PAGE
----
India’s Congress Party Courts Women in Major State Elections
An actress jailed for protesting Prime Minister Narendra Modi’s controversial citizenship law, the mother of a rape survivor, and a beauty pageant winner. These are the women leading India’s once-dominant Congress party as it seeks to reinvent itself in a hotly contested state election.
The slew of female candidates in India’s most populous state of Uttar Pradesh is part of a new campaign led by Priyanka Gandhi Vadra, a scion of India’s once-powerful Nehru-Gandhi dynasty. With a catchy slogan “I’m a girl and I can fight” in Hindi, the campaign underscores the growing importance of women voters in the world’s largest democracy.
Vadra has pledged 40% of Congress party’s candidates for the 403-seat state assembly will be women. That promise was fulfilled in Vadra’s first announcement of party candidates for state elections, which will take place in seven stages starting on February 10. March 10 will see the release of election results.
“If you have suffered in the past, you have to fight and grab power to fight for your rights,” Vadra said in a video posted on Twitter last week. Congress party’s list of candidates is a new kind of politics, she added.
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India has no shortage of powerful women politicians. Vadra’s grandmother and former prime minister, Indira Gandhi, towered over India’s politics for decades, while West Bengal chief minister Mamata Banerjee and former Uttar Pradesh chief minister Mayawati have wielded considerable power.
While political parties have courted female voters, it hasn’t translated to greater numbers of women lawmakers. According to Inter-Parliamentary Union data, India ranked at 147th among 193 countries last year for the proportion of women who are members of its lower house.
During the 2017 polls in Uttar Pradesh, when the BJP’s Hindu hard line leader Yogi Adityanath swept his party to victory, less than a tenth of the candidates fielded across party lines were women. Ashoka University’s tracker found that they achieved little with 39 seats being clinched.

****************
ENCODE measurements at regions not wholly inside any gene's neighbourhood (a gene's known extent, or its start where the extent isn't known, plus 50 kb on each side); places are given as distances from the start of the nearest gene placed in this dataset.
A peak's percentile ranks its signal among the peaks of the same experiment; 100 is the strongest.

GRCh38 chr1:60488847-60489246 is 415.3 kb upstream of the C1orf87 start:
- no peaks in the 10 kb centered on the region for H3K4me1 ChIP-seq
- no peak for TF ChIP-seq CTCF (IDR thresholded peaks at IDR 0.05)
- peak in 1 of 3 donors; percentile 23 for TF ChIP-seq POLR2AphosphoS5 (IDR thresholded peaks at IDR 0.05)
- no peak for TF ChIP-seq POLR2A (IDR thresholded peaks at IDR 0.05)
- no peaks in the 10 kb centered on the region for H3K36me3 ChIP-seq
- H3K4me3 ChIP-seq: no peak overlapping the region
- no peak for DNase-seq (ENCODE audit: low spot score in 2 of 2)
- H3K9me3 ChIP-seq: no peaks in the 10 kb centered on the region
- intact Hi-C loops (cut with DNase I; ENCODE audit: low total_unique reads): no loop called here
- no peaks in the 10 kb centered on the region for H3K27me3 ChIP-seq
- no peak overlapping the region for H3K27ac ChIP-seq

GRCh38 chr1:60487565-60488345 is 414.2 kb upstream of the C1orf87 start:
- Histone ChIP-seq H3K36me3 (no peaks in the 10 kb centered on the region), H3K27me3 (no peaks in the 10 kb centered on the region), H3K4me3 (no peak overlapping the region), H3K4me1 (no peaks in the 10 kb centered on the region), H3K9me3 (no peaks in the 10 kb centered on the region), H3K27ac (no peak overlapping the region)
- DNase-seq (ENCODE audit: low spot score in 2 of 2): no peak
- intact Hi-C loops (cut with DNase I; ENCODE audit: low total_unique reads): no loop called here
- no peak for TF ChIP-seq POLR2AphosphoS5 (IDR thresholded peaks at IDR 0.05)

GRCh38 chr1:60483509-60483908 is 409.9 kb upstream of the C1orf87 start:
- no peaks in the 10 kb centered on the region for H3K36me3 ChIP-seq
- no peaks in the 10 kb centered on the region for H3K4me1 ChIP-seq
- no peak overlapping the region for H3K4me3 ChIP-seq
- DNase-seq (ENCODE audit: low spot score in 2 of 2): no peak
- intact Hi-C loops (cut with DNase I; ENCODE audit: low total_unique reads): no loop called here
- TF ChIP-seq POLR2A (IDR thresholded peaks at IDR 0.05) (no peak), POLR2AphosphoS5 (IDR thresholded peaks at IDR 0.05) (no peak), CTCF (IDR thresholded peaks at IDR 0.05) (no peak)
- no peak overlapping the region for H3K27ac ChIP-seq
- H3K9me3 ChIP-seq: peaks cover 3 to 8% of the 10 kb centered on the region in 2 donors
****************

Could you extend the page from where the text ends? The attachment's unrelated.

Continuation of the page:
Uttar Pradesh has about half the population as the European Union and is seen by many as an indicator of national mood in the lead up to the next general election, 2024. Because it failed to get traction in 2014 after the BJP came to power, Congress won only seven seats in last year’s state elections.
Uttar Pradesh election a crucial test
Congress has many female representatives. Sadaf Jafar was a Congress spokesperson after she was arrested for participating in protests against the religion-based citizenship laws. Poonam Pandey was another candidate who led a demonstration for the wages of frontline women workers helping India achieve its vaccine targets.
The rape survivor’s mother has promised to work for the poor in her district if she is elected. Her daughter’s rapist, a former powerful legislator, has been found guilty for sexual assault as well as murder and was sentenced to life in prison.
For Vadra, who in 2019 formally joined the Congress party that her family has controlled for most part since India’s independence in 1947, the gambit is crucial. In Uttar Pradesh, Vadra’s party has suffered a star decline over the last 20 years.
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The BJP’s rival, the Samajwadi Party for state power, remains to be seen if they see it as a significant challenge. The BJP has so far fielded 10 female candidates out of a total of 107, while the Samajwadi Party will be submitting one candidate for its alliance with a regional party.
“When one party promises, other parties try to match it,” said Sudha Pai, a professor at the Centre for Political Studies at Jawaharlal Nehru University in New Delhi. While fielding more women might help Congress party gain some seats, India’s tilt toward Hindu nationalism and protests by the farmers who forced Modi to reverse new agriculture laws may overshadow the effort, she added.
“It doesn’t take away the fact that the Congress party hardly has an organizational structure and workers on the ground,” she said. “So how far it will help in reviving the party is very questionable.”